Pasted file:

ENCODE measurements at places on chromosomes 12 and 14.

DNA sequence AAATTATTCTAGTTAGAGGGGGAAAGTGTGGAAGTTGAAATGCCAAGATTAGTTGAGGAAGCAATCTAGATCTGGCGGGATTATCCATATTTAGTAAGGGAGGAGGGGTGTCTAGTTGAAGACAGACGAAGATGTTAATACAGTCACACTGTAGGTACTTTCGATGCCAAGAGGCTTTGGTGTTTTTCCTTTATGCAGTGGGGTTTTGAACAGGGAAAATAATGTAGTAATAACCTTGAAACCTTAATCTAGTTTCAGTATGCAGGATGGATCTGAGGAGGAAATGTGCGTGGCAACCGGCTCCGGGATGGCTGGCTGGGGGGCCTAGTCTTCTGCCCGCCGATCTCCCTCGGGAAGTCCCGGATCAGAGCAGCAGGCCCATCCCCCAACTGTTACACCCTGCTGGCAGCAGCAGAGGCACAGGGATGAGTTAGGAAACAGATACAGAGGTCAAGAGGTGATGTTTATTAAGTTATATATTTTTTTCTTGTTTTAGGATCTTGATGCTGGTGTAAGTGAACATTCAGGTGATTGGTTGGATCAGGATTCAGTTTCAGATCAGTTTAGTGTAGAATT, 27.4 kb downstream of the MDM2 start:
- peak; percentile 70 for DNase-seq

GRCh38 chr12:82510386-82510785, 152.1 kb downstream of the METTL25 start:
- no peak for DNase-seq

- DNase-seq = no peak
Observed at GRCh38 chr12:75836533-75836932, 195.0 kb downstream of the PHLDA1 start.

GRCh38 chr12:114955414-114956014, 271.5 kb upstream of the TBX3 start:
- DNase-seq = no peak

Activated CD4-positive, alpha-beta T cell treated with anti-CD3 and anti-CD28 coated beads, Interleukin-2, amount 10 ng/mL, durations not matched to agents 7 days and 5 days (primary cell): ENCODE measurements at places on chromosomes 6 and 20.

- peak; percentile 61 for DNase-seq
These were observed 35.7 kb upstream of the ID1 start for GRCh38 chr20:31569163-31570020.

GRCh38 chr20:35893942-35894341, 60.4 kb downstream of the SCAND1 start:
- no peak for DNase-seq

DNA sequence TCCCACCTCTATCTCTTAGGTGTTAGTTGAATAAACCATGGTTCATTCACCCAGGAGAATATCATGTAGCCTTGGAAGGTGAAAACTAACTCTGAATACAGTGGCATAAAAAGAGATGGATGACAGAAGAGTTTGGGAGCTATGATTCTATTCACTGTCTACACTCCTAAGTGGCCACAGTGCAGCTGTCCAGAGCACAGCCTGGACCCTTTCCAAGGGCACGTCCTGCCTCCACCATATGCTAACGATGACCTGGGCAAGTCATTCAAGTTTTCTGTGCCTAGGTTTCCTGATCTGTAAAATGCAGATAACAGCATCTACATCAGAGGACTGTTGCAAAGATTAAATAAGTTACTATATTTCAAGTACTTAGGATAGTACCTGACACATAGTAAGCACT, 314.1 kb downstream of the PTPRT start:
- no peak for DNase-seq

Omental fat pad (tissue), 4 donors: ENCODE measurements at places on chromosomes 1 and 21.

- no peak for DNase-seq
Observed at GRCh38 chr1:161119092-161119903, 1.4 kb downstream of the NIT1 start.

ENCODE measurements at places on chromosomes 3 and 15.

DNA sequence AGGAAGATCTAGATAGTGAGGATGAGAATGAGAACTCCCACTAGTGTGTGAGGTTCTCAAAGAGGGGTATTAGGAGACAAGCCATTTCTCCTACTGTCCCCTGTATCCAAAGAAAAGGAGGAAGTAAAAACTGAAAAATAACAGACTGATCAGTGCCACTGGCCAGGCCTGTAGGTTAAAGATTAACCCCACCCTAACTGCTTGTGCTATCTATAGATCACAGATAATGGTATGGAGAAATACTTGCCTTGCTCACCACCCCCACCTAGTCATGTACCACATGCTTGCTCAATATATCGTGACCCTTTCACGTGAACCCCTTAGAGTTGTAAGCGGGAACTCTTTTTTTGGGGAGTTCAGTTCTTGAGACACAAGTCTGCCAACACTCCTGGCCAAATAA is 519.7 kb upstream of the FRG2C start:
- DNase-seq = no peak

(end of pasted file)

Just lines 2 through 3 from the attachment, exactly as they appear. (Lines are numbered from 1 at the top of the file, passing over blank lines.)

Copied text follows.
DNA sequence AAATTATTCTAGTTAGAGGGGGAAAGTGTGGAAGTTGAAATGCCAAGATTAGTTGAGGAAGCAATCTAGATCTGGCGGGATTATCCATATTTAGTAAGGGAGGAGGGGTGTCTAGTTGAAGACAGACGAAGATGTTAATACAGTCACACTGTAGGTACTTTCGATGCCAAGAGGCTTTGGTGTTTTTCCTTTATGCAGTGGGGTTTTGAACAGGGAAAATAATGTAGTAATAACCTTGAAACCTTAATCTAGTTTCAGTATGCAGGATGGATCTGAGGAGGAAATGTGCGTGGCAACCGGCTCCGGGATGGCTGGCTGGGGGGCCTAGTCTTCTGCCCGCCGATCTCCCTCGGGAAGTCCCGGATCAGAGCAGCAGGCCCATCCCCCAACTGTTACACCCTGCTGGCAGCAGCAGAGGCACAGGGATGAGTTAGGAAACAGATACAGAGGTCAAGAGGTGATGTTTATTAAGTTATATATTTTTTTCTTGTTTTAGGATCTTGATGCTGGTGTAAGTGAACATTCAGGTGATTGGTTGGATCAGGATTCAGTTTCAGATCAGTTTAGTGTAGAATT, 27.4 kb downstream of the MDM2 start:
- peak; percentile 70 for DNase-seq